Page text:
Chapter 4 — Powerplants
Mixing Two-Stroke Oil and Fuel
Two-stroke engines require special two-stroke oil to
be mixed into the fuel before reaching the cylinder of
the engine. In some engines, an oil injection pump is
used to deliver the exact amount of oil into the intake
of the engine depending on the throttle setting. An advantage
of an oil injection system is pilots don’t have
to premix any oil into the fuel. However, an important
preflight check is to make sure the two-stroke oil reservoir
is properly filled.
If a two-stroke engine doesn’t have an oil injection
system, it is critical to mix oil into fuel before it is
put into the tank. Just pouring oil into the fuel tank
doesn’t give it the proper chance to mix with the gas
and makes it difficult to measure the proper amount of
oil for mixing. To mix two-stroke oil you should:
• Find a clean, approved container. Pour a little
gas into it to help pre-dilute the two-stroke oil.
• Pour in a known amount of two-stroke oil
into the container. Oil should be approved for
air-cooled engines at 50:1 mixing ratio (check
the engine manufacturer for proper fuel to oil
ratio for your PPC). Use a measuring cup if
necessary. Shake the oil-gas mixture around a
little to dilute the oil with gasoline.
• Add gasoline until the 50:1 ratio is reached. If
you choose to use a water separating funnel,
make sure the funnel is grounded or at least in
contact with the fuel container.
• Put the cap on the fuel can and shake the
gasoline and oil mixture thoroughly.
Most small aircraft use a direct-cranking electric
starter system. This system consists of a source of electricity, wiring, switches, and solenoids to operate
the starter and a starter motor. The starter engages the
aircraft flywheel or the gearbox, rotating the engine
at a speed that allows the engine to start and maintain
Electrical power for starting is usually supplied
by an on-board battery. When the battery switch is
turned on, electricity is supplied to the main power
bus through the battery solenoid. Both the starter and
the starter switch draw current from the main bus, but
the starter will not operate until the starting solenoid
is energized by the starter switch being turned to the
“start” position. When the starter switch is released
from the “start” position, the solenoid removes power
from the starter motor. The starter motor is protected
from being driven by the engine through a clutch in
the starter drive that allows the engine to run faster
than the starter motor.
In a four-stroke engine, the engine oil system performs
several important functions, including:
• Lubrication of the engine’s moving parts.
• Cooling of the engine by reducing friction.
• Removing heat from the cylinders.
• Providing a seal between the cylinder walls and
• Carrying away contaminants.
Four-stroke engines use either a wet-sump or drysump
oil system. Refer to Chapter 5 of the Pilot’s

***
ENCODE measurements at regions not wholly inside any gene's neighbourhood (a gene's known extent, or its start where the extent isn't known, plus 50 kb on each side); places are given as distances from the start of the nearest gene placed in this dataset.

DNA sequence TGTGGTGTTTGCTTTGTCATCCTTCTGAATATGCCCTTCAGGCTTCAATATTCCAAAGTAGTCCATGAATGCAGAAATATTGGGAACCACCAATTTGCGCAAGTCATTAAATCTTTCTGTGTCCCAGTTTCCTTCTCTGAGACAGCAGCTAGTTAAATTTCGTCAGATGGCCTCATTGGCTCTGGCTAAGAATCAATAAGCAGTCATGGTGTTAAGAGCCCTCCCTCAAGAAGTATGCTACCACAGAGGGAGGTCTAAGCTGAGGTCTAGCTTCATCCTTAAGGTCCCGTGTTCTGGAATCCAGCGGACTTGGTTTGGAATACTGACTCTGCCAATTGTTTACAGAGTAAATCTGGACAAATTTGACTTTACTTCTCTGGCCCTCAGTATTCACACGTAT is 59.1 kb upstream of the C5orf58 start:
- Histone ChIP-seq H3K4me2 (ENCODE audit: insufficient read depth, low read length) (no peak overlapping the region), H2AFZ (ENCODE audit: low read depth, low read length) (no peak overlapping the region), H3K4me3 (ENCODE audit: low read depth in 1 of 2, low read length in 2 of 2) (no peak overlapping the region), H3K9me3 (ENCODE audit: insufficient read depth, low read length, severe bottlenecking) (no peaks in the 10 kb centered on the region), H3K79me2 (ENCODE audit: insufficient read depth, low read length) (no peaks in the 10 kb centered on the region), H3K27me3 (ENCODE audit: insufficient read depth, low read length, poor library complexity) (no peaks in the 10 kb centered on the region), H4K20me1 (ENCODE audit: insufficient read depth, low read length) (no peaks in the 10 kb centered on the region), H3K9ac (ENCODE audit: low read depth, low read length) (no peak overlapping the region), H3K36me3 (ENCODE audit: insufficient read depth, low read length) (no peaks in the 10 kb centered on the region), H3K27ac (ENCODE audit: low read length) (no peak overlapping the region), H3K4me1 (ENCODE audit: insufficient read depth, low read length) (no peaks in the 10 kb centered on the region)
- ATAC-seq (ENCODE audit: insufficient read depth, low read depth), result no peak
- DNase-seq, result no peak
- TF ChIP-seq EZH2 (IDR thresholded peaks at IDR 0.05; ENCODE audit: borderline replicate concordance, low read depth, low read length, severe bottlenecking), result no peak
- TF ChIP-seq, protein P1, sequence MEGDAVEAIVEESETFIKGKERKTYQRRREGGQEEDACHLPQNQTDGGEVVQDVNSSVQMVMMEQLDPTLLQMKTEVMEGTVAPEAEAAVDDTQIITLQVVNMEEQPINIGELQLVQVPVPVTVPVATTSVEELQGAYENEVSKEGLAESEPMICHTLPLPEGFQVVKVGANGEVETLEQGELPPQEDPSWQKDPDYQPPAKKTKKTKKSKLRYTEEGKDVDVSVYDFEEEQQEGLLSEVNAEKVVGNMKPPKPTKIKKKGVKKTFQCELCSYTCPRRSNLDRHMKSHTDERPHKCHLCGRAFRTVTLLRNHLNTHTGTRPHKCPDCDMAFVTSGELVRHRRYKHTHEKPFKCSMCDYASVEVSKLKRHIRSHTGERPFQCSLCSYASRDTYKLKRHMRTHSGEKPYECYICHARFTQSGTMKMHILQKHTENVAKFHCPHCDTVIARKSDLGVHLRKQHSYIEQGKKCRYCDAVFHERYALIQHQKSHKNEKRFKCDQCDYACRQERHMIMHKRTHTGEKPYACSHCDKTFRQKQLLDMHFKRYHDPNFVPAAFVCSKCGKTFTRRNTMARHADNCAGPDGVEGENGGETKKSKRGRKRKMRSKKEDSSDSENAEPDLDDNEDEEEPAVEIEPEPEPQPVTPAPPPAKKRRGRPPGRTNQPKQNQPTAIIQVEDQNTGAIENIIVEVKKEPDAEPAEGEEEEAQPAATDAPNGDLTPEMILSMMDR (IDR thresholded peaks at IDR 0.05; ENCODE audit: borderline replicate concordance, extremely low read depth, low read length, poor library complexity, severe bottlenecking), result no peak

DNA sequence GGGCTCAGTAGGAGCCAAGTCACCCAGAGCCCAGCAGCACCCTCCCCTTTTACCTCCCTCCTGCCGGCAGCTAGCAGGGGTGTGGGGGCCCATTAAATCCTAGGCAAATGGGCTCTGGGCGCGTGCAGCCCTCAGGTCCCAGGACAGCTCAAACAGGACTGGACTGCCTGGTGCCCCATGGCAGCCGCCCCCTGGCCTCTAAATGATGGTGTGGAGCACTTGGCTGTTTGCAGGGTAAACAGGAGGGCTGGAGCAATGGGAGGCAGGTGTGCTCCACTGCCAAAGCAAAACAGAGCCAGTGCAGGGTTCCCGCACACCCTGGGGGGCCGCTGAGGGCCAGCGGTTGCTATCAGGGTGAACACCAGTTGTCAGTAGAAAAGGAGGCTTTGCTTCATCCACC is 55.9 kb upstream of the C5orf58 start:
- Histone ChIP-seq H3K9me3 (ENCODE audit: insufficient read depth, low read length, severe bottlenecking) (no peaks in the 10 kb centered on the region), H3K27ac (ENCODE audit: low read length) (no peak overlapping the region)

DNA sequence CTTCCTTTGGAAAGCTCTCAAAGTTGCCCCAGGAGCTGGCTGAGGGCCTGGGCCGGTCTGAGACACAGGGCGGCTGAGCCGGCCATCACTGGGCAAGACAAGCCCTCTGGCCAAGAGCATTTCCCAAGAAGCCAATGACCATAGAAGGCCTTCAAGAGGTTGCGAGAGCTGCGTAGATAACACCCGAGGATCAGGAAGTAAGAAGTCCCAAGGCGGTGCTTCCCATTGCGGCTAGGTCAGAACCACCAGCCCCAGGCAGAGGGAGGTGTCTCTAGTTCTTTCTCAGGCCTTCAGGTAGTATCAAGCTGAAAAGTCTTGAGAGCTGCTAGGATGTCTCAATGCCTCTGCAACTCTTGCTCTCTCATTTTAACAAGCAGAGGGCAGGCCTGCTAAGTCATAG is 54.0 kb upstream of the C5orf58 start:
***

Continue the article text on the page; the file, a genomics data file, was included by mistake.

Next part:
Handbook of Aeronautical Knowledge for more information
on four-stroke oil systems.
Engine Cooling Systems
The burning fuel within the cylinders produces intense
heat, most of which is expelled through the exhaust
system. Much of the remaining heat, however,
must be removed, or at least dissipated, to prevent the
engine from overheating.
While the oil system in a four-stroke engine and the
fuel-oil mix in a two-stroke engine is vital to the internal
cooling of the engine, an additional method of
cooling is necessary for the engine’s external surface.
Powered parachute engines operate with either aircooled
or liquid-cooled systems.
Many powered parachutes are equipped with a cylinder
head temperature (CHT) gauge. This instrument
indicates a direct and immediate cylinder temperature change. This instrument is calibrated in degrees Celsius
or Fahrenheit. Proper CHT ranges can be found
in the pilot’s operating handbook for that machine.
Air cooling is accomplished by air being pulled into
the engine shroud by a cooling fan. Baffles route this
air over fins attached to the engine cylinders where
the air absorbs the engine heat. Expulsion of the hot
air takes place through one or more openings in the
shroud. If cylinder head temperatures rise too much in
an air cooled engine, it is because of lubrication problems:
cooling fan drive belt damage or wear, or air
blockage in the cooling fins by a bird or insect nest.
Liquid cooling systems pump coolant through jackets
in the cylinders and head. The heated liquid is then
routed to a radiator where the heat is radiated to the
atmosphere. The cooled liquid is then returned to the
engine. If the radiator is mounted low and close to the
propeller, the propeller can constantly move air across
the radiator and keep the engine cool even when the
powered parachute is not moving. Radiators mounted
high and away from the propeller raise the center of
gravity and make it more difficult for the radiator to cool the engine unless the powered parachute is moving.
Breaking in an engine through ground runs on a
hot day is when radiator placement is most critical.
Liquid-cooled engines can overheat for a number of
reasons, such as coolant not at proper levels, a leak, a
failed water pump, or a blockage of the radiator. Operating
an engine above its maximum design temperature
can cause a loss of power and detonation. It will
also lead to serious permanent damage, such as scoring
the cylinder walls and damaging the pistons and
rings. Monitor the engine temperature instruments to
avoid high operating temperature.
Operating the engine lower than its designed temperature
range can cause piston seizure and scarring on
the cylinder walls. This happens most often in liquidcooled
powered parachutes in cold weather where
large radiators designed for summer flying may need
to be partially blocked off.